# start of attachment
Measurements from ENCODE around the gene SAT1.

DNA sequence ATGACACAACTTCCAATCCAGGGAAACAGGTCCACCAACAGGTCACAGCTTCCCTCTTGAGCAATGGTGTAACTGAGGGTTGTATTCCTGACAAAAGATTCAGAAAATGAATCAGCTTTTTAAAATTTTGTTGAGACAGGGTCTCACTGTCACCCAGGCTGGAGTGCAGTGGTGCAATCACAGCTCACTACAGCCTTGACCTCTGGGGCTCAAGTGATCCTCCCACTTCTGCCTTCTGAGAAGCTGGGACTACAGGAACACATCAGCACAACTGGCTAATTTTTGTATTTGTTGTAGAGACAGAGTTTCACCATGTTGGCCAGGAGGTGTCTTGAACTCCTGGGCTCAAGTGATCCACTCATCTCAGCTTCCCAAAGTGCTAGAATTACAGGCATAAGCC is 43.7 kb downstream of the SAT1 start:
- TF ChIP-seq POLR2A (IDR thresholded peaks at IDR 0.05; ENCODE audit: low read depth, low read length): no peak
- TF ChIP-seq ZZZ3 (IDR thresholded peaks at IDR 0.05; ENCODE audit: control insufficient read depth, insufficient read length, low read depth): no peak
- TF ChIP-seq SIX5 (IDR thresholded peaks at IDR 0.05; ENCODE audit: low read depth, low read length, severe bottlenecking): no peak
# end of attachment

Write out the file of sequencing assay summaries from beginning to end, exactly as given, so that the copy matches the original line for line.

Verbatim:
Measurements from ENCODE around the gene SAT1.

DNA sequence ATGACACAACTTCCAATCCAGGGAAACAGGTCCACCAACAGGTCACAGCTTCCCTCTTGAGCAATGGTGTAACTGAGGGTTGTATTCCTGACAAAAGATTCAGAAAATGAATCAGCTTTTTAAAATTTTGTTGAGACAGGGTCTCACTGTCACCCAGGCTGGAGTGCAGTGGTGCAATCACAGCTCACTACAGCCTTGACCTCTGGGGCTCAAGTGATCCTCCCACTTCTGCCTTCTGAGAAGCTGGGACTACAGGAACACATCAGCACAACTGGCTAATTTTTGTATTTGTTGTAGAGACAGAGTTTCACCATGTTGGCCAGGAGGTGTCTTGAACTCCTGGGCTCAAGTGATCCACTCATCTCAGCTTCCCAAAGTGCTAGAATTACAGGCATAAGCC is 43.7 kb downstream of the SAT1 start:
- TF ChIP-seq POLR2A (IDR thresholded peaks at IDR 0.05; ENCODE audit: low read depth, low read length): no peak
- TF ChIP-seq ZZZ3 (IDR thresholded peaks at IDR 0.05; ENCODE audit: control insufficient read depth, insufficient read length, low read depth): no peak
- TF ChIP-seq SIX5 (IDR thresholded peaks at IDR 0.05; ENCODE audit: low read depth, low read length, severe bottlenecking): no peak